Trans-Pacific Partnership (TPP): Expanded Corporate Power, Lower Wages, Unsafe Food Imports

Have you heard? In an amazing feat of international people power prevailing over multinational corporate power, citizens united around the world have beaten the TPP.

The TPP was a massive, controversial, pro-corporate “free trade” agreement among the United States and 11 other countries – Australia, Brunei, Canada, Chile, Japan, Malaysia, Mexico, New Zealand, Peru, Singapore, and Vietnam.

It was stopped by thousands of diverse organizations representing working people united across borders — fighting against corporate power and for the environment, health, human rights and democracy. Although it was called a “trade” agreement, the TPP was not mainly about trade. Of TPP’s 30 chapters, only six dealt with traditional trade issues.

The TPP text was the result of 500 official U.S. trade advisors representing corporate interests involved in years of closed-door negotiations while the public, press and Congress were locked out. At the heart of the TPP were new rights for thousands of corporations to sue the U.S. government before a panel of three corporate lawyers that could award unlimited sums, including for loss of future expected profits, to be paid by American taxpayers when the corporations claim U.S. policies violate the new entitlements the TPP would provide them.

After its signing by the twelve countries in February 2016, the TPP languished for months without the necessary votes to pass it in the U.S. Congress. We must remain vigilant to fight against any attempts to revive the TPP or other corporate-rigged deals like it. If it had passed, the TPP would have:

 An unprecedented array of organizations joined together in a powerful and diverse coalition to stop the TPP. Groups united against the TPP extended well beyond labor unions and included consumer, Internet freedom, senior, health, food safety, environmental, human rights, faith, LGBTQ, student and civil rights organizations. 

Se puede encontrar recursos en español aquí.

Featured Resources:

Reports and Memos  |  Press Room  |  Congress Speaks Out  |  Civil Society Speaks Out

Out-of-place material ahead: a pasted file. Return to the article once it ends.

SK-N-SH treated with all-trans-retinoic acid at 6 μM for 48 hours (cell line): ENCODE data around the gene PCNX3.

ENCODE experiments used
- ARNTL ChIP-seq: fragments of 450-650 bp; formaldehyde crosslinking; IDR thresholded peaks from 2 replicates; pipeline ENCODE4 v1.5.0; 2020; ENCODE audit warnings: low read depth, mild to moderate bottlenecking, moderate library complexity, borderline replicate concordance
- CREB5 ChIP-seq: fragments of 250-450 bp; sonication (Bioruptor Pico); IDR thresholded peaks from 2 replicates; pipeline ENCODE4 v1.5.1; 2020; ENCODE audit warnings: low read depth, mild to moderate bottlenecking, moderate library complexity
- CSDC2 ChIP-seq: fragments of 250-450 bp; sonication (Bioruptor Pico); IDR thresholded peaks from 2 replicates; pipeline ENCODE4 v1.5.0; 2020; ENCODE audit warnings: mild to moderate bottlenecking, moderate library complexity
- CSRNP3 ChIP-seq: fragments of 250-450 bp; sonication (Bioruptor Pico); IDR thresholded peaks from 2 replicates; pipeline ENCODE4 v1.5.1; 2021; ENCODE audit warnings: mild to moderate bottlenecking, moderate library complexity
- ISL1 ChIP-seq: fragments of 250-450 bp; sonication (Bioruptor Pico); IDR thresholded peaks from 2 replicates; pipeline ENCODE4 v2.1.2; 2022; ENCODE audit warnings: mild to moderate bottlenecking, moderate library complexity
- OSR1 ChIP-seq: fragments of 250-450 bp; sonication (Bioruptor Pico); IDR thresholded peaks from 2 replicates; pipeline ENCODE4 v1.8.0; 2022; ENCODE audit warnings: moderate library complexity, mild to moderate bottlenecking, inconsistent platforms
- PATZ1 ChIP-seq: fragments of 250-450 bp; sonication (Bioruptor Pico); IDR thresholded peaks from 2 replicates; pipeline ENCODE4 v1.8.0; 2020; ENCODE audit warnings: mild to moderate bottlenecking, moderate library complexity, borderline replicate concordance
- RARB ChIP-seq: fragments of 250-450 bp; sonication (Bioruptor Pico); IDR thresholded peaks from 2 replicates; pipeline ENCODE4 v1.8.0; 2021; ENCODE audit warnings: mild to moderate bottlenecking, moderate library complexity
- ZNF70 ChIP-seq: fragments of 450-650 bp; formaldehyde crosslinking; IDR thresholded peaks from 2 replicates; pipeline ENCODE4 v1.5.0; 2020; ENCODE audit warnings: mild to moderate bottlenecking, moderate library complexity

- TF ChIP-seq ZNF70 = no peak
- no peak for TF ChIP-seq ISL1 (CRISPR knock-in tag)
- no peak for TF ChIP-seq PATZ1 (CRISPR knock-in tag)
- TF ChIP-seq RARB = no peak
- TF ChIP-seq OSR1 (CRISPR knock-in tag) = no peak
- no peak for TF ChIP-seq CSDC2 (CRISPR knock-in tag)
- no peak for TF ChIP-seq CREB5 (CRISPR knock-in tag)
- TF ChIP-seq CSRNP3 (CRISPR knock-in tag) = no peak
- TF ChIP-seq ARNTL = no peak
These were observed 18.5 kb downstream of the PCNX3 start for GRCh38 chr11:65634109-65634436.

Get informed – Threats Posed by TPP

Empowering Corporations to Attack Nations

Multinational corporations would be empowered to attack our health, environmental and other laws before corporate tribunals on the mere basis that their expectations were frustrated, and to demand taxpayer compensation for expected future profits.

More Job Offshoring, More Income Inequality

The TPP would incentivize offshoring American jobs to low-wage countries, and would also exacerbate U.S. income inequality.

Undermining Food Safety

The TPP would require us to import meat and poultry that does not meet U.S. safety standards. It would impose limits on food labeling.

Threats to Public Health

U.S. negotiators are pushing the agenda of Big Pharma – expanding firms' monopoly protections for drugs. The TPP would restrict access to life-saving medicines for millions in developing nations, while undermining efforts to contain U.S. medicine costs.

Financial Deregulation: Banksters' Delight

The TPP would undermine the re-regulation of Wall Street. It would prohibit bans on risky financial products and services and undermine "too big to fail" regulations.

Son of SOPA: Curtailing Internet Freedom

Thought SOPA was bad? The TPP would require internet service providers to "police" user-activity and treat individual violators as large-scale for-profit violators. Plus, the TPP would stifle innovation.

Bye Buy American & Jobs

The TPP would impose limits on how our elected officials can use tax dollars – banning Buy American or Buy Local preferences and offshoring our tax dollars to create jobs abroad.

Turning a Blind Eye to Human Rights Violations

The TPP would turn a blind eye to human trafficking, child labor and anti-LGBT abuses by giving human rights offenders like Malaysia, Vietnam and Brunei privileged access to the U.S. market.


Public Citizen Factsheets, Reports & Memos

Public Citizen Press Releases & Statements


Members of Congress Speak Out


Civil Society Organizations Speak Out

Other Resources

Read more in our Trans-Pacific Partnership External Resources